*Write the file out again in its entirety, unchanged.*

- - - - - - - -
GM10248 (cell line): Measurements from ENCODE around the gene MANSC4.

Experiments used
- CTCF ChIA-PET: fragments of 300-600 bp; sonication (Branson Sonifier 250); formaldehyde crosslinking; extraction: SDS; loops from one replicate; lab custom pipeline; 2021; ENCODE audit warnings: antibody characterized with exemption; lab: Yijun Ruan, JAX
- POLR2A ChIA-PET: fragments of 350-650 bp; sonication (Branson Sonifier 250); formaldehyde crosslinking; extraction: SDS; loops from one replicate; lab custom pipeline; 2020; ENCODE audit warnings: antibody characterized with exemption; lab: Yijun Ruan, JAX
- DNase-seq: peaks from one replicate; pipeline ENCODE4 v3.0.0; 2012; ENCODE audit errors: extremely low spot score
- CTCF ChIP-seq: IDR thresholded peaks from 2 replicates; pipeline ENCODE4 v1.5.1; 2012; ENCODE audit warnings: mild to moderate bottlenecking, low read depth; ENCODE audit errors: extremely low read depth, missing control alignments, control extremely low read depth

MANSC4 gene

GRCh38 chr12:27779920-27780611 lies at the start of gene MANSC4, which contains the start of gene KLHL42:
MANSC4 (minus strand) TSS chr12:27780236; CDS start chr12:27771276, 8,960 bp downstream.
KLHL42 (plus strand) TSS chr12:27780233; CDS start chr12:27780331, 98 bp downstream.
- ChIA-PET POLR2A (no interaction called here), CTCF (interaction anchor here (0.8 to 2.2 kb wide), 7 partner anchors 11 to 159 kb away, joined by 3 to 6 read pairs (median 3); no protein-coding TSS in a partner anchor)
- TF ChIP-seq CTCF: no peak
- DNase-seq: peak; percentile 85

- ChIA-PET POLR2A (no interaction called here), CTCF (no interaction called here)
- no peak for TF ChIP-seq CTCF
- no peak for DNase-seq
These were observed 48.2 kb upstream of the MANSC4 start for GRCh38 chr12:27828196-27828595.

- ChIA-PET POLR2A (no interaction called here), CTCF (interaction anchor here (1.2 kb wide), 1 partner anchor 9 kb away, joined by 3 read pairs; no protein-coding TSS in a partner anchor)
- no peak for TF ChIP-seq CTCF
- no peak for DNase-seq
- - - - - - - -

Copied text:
GM10248 (cell line): Measurements from ENCODE around the gene MANSC4.

Experiments used
- CTCF ChIA-PET: fragments of 300-600 bp; sonication (Branson Sonifier 250); formaldehyde crosslinking; extraction: SDS; loops from one replicate; lab custom pipeline; 2021; ENCODE audit warnings: antibody characterized with exemption; lab: Yijun Ruan, JAX
- POLR2A ChIA-PET: fragments of 350-650 bp; sonication (Branson Sonifier 250); formaldehyde crosslinking; extraction: SDS; loops from one replicate; lab custom pipeline; 2020; ENCODE audit warnings: antibody characterized with exemption; lab: Yijun Ruan, JAX
- DNase-seq: peaks from one replicate; pipeline ENCODE4 v3.0.0; 2012; ENCODE audit errors: extremely low spot score
- CTCF ChIP-seq: IDR thresholded peaks from 2 replicates; pipeline ENCODE4 v1.5.1; 2012; ENCODE audit warnings: mild to moderate bottlenecking, low read depth; ENCODE audit errors: extremely low read depth, missing control alignments, control extremely low read depth

MANSC4 gene

GRCh38 chr12:27779920-27780611 lies at the start of gene MANSC4, which contains the start of gene KLHL42:
MANSC4 (minus strand) TSS chr12:27780236; CDS start chr12:27771276, 8,960 bp downstream.
KLHL42 (plus strand) TSS chr12:27780233; CDS start chr12:27780331, 98 bp downstream.
- ChIA-PET POLR2A (no interaction called here), CTCF (interaction anchor here (0.8 to 2.2 kb wide), 7 partner anchors 11 to 159 kb away, joined by 3 to 6 read pairs (median 3); no protein-coding TSS in a partner anchor)
- TF ChIP-seq CTCF: no peak
- DNase-seq: peak; percentile 85

- ChIA-PET POLR2A (no interaction called here), CTCF (no interaction called here)
- no peak for TF ChIP-seq CTCF
- no peak for DNase-seq
These were observed 48.2 kb upstream of the MANSC4 start for GRCh38 chr12:27828196-27828595.

- ChIA-PET POLR2A (no interaction called here), CTCF (interaction anchor here (1.2 kb wide), 1 partner anchor 9 kb away, joined by 3 read pairs; no protein-coding TSS in a partner anchor)
- no peak for TF ChIP-seq CTCF
- no peak for DNase-seq